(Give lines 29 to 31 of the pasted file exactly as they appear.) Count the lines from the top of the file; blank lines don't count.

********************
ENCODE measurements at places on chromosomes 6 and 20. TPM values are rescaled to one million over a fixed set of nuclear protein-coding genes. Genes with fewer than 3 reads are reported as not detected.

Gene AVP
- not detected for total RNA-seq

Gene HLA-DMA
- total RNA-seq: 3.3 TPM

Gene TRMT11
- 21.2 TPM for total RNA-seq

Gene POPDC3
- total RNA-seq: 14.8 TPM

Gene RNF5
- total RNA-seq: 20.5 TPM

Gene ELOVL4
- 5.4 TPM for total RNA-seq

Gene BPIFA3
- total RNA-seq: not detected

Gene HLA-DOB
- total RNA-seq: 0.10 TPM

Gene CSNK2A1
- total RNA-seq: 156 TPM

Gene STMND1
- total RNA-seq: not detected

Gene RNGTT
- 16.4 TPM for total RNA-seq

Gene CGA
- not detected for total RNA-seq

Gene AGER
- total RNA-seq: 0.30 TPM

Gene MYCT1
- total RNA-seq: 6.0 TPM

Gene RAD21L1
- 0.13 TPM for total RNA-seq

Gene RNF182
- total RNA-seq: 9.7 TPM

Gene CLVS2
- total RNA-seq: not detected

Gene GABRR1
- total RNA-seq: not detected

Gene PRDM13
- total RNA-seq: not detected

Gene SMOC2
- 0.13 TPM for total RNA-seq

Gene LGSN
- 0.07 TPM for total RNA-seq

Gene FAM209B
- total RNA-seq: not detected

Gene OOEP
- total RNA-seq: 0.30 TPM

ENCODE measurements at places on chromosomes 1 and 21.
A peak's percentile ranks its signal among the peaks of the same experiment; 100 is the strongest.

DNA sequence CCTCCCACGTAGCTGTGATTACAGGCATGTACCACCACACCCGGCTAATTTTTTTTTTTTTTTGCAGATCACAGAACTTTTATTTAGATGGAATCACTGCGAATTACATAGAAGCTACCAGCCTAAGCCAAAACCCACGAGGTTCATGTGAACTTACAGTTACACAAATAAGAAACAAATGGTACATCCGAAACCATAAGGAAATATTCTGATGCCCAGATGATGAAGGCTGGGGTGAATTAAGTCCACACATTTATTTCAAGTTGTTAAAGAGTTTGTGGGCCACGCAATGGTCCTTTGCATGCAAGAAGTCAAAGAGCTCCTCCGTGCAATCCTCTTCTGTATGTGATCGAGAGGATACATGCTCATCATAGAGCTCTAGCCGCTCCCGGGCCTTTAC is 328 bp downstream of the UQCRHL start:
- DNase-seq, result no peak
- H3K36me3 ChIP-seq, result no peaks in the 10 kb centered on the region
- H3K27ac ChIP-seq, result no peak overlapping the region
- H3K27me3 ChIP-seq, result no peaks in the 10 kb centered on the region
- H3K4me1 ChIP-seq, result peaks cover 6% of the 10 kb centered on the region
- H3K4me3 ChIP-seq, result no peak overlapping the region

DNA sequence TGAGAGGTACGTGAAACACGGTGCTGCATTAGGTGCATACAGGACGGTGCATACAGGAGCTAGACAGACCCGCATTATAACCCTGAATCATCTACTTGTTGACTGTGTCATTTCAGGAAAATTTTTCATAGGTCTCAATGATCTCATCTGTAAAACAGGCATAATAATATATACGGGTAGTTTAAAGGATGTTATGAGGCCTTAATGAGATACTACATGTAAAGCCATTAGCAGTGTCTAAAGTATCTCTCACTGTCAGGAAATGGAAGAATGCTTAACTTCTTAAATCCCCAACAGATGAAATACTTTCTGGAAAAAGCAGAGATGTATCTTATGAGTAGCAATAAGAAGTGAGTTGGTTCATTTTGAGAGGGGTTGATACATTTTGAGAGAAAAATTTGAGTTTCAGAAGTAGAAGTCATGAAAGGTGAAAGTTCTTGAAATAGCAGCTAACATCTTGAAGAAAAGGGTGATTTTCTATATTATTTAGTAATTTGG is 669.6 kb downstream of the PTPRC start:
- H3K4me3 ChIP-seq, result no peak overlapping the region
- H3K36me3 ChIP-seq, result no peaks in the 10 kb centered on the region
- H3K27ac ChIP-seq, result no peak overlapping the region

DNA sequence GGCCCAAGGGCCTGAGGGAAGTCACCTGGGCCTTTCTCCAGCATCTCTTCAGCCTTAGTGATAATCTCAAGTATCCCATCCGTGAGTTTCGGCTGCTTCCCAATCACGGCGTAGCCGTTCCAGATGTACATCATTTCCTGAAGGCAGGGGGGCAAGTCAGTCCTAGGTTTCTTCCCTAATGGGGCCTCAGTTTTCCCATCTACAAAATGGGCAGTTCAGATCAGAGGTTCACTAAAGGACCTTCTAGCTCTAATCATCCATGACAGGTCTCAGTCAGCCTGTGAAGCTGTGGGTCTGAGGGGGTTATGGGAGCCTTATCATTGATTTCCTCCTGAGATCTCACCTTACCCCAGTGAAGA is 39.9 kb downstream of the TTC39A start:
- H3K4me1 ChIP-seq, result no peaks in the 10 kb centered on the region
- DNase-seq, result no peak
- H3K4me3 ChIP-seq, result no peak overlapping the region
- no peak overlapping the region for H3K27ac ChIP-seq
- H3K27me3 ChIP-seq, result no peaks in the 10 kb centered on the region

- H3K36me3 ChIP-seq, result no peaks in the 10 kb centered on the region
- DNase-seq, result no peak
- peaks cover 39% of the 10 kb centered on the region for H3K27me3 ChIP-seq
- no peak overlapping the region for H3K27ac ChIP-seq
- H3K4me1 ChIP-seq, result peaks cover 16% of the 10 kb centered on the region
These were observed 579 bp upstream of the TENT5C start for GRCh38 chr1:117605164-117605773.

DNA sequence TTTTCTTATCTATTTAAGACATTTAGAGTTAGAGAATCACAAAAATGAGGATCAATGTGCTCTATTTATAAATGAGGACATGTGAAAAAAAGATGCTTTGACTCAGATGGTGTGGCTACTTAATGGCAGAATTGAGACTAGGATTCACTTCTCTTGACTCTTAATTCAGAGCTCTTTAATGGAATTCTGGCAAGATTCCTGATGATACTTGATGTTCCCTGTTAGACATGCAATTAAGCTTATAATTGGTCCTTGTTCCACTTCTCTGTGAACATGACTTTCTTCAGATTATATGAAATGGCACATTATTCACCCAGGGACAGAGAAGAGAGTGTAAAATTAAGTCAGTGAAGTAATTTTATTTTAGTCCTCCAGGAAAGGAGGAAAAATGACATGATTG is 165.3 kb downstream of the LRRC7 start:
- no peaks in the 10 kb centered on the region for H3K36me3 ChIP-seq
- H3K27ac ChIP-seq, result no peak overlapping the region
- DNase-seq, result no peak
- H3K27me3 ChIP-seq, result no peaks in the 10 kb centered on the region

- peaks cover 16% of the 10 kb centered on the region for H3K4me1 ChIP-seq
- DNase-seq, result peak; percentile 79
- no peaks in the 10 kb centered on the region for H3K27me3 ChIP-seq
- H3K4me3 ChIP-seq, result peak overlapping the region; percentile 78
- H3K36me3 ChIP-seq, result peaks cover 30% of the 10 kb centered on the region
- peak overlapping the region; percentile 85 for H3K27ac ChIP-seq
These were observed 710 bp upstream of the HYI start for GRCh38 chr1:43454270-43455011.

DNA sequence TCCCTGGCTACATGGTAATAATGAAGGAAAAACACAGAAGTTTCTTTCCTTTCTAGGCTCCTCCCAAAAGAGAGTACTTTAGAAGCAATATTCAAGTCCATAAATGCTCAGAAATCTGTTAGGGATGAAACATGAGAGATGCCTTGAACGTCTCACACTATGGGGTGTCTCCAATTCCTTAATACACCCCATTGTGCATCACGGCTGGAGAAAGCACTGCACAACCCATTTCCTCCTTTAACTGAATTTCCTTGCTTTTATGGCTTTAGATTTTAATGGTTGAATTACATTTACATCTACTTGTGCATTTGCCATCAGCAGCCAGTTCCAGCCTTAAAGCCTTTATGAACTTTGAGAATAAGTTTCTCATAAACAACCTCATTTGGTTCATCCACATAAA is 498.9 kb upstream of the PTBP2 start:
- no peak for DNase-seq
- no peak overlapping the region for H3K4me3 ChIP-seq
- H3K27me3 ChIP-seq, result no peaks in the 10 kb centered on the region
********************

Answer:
- total RNA-seq: 6.0 TPM

Gene RAD21L1
- 0.13 TPM for total RNA-seq